Conservative former businessman Christopher Luxon will be New Zealand’s next prime minister after winning a landslide election victory on Saturday.
The people voted for change after six years of Liberal government, led for most of that time by Jacinda Ardern.
The exact composition of Luxon’s Conservative government is still to be determined as ballots are still being counted. Prime Minister Chris Hipkins, who spent just nine months in the top job after taking over from Ardern in January, told supporters late on Saturday that he had called Luxon to resign.
Hipkins said it wasn’t the result he wanted.
“But I want you to be proud of what we’ve achieved in the last six years,” he told fans at an event in Wellington.
Ardern unexpectedly resigned as prime minister in January, saying she no longer had “enough in the tank” to do her job fairly. She won the last election by a landslide, but her popularity has been falling as people tire of the COVID-19 restrictions and inflation threatens the economy.
Her departure left Hipkins, 45, to take over. He previously served as Minister of Education and led the response to the coronavirus pandemic.
With more than two-thirds of the vote counted, Luxon’s National Party had about 40% of the vote. Under New Zealand’s proportional electoral system, Luxon, 53, was expected to ally with the libertarian ACT party.
Meanwhile, the Labor party, which Hipkins leads, was getting just over 25% of the vote – roughly half the share it got in the last election under Ardern.
And in a result that would be particularly stinging for Labor if they lose the seat, National is in a tight race for Ardern’s old electorate of Mount Albert. The seat has long been a Labor stronghold and was also held by another former Labor prime minister, Helen Clark.
National Party candidate for the seat Melissa Lee told The Associated Press she feels excited but also nervous about the final result in Mount Albert.
“It’s been Labor since 1946. It’s always been the biggest and safest Labor seat,” she said. “It would be fantastic if we won it.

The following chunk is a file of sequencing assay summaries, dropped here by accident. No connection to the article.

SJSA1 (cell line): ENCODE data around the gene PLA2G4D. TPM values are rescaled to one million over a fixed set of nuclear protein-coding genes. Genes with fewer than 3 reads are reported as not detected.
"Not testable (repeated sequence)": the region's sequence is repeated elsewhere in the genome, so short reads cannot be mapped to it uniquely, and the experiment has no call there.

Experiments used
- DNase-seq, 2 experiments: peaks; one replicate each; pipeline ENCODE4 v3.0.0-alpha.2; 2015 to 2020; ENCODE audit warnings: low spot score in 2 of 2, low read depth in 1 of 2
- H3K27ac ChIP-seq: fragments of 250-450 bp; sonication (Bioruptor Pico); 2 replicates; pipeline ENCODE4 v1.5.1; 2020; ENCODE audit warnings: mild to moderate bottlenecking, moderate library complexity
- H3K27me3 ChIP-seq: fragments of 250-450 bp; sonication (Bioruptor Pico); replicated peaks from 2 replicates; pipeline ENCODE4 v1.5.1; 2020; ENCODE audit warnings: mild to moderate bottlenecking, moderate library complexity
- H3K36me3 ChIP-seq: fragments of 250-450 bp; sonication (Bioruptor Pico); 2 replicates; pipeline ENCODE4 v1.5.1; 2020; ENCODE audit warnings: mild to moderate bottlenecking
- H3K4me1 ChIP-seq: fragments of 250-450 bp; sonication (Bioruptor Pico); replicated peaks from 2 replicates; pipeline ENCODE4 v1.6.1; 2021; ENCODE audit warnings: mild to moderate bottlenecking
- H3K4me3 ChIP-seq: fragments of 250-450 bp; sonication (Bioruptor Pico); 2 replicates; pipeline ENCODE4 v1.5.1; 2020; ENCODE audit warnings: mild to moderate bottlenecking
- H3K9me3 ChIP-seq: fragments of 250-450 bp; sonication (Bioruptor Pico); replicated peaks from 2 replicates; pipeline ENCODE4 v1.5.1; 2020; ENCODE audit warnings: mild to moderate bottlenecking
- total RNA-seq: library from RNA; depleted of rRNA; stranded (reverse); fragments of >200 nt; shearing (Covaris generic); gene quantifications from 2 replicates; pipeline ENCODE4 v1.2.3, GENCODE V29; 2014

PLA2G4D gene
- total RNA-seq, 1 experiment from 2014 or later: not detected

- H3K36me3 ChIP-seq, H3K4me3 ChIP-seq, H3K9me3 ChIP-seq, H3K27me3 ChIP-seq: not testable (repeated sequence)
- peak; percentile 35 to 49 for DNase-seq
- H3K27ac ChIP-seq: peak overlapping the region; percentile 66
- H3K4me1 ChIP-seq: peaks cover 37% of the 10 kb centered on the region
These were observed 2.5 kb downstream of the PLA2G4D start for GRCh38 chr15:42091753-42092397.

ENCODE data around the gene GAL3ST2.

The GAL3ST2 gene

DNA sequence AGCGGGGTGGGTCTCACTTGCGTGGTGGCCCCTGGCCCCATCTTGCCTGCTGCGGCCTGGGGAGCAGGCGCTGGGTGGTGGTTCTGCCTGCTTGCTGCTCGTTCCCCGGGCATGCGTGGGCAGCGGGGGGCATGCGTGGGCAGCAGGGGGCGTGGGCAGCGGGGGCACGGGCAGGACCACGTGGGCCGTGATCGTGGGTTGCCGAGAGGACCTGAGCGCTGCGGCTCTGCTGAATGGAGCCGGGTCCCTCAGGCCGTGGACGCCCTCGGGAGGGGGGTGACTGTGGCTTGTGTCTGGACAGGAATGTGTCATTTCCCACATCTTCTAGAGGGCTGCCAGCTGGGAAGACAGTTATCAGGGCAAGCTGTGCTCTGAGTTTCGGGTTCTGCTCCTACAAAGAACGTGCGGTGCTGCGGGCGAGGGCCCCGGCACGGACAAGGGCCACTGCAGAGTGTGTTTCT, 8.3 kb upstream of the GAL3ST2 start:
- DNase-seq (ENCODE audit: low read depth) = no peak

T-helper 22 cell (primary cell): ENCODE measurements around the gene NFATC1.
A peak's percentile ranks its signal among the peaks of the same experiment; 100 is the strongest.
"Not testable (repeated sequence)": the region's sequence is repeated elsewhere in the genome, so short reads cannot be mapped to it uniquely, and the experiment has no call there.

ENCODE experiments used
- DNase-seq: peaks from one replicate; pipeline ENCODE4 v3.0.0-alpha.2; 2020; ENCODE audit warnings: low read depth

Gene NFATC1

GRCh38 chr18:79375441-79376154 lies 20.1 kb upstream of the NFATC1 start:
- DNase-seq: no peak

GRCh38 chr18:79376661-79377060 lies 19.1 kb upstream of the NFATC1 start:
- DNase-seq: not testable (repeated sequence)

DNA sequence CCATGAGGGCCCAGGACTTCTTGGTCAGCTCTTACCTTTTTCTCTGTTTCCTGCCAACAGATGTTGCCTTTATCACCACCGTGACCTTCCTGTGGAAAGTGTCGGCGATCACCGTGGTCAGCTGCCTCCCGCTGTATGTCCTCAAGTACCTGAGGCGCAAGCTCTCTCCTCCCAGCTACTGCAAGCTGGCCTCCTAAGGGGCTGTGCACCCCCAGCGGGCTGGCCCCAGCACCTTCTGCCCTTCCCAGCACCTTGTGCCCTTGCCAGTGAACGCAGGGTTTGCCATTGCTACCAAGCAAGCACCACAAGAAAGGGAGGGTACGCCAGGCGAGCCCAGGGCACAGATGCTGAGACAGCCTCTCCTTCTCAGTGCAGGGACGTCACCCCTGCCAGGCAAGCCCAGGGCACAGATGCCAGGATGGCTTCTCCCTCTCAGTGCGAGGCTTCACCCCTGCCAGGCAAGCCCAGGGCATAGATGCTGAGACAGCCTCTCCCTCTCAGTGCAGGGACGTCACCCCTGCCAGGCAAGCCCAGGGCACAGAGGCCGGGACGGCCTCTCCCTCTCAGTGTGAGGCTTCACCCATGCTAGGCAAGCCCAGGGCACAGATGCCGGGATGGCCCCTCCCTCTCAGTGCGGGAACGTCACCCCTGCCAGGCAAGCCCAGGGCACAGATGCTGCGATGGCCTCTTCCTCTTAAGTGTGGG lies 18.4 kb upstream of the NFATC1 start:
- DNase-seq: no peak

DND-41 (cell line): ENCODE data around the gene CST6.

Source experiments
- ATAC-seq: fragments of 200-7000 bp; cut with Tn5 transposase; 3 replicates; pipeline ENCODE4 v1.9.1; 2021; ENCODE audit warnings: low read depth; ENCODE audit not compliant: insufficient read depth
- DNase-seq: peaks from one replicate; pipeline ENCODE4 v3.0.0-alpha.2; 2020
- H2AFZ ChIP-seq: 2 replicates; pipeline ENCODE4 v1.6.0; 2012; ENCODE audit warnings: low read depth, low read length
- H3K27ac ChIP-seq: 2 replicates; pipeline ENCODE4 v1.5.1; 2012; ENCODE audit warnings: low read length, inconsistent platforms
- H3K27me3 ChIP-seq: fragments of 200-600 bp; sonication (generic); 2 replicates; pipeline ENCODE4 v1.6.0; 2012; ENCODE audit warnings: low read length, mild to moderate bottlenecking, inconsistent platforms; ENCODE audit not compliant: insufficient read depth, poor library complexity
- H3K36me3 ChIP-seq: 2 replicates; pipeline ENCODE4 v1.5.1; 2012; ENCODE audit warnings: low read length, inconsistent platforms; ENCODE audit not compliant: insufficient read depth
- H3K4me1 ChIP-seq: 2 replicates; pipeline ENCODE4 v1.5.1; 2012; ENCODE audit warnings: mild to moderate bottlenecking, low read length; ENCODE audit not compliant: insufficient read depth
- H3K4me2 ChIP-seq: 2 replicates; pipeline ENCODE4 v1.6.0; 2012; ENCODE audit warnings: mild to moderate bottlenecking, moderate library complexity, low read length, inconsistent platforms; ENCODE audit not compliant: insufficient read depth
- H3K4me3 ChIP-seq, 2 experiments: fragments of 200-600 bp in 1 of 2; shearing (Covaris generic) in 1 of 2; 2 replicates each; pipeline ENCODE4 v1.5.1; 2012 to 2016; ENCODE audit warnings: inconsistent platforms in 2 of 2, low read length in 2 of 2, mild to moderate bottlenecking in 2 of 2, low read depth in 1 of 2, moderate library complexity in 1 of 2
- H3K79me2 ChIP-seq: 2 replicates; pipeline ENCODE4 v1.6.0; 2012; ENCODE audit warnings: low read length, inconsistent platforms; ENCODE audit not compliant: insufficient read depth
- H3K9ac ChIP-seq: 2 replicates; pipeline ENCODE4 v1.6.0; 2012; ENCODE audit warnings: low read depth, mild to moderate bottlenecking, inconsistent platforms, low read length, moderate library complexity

Lee said when she knocked on doors, people told her they were tired of the current government and concerned about the state of the economy and the spiraling cost of living.
David Farrar, a long-time Conservative pollster, said there was still a good chance Labor would end up winning the seat once all the votes were counted. But he said his initial impression of the vote across the country was that it turned out to be a “bloodbath” for the left.
Luxon promised to cut taxes for middle-income earners and crack down on crime. Hipkins promised free dental care for people under 30 and the removal of sales tax on fruits and vegetables.
The government’s relationship with indigenous Maori is also at stake in the election. Luxon has promised to undo the Maori Health Authority, which it says is creating two separate health systems. Hipkins says he is proud of such shared governance efforts and accused Luxon of condoning racism.
Within days of taking the reins in January, Hipkins found himself in crisis after deadly floods and a cyclone hit New Zealand. He quickly ditched some of Ardern’s more controversial policies and promised a “back to basics” approach to tackling the spiraling cost of living.
Warm spring weather in Auckland’s biggest city appeared to have encouraged voters, with queues forming outside some polling stations. Early voting before the election was lower than in recent elections.
Image Source: RNZ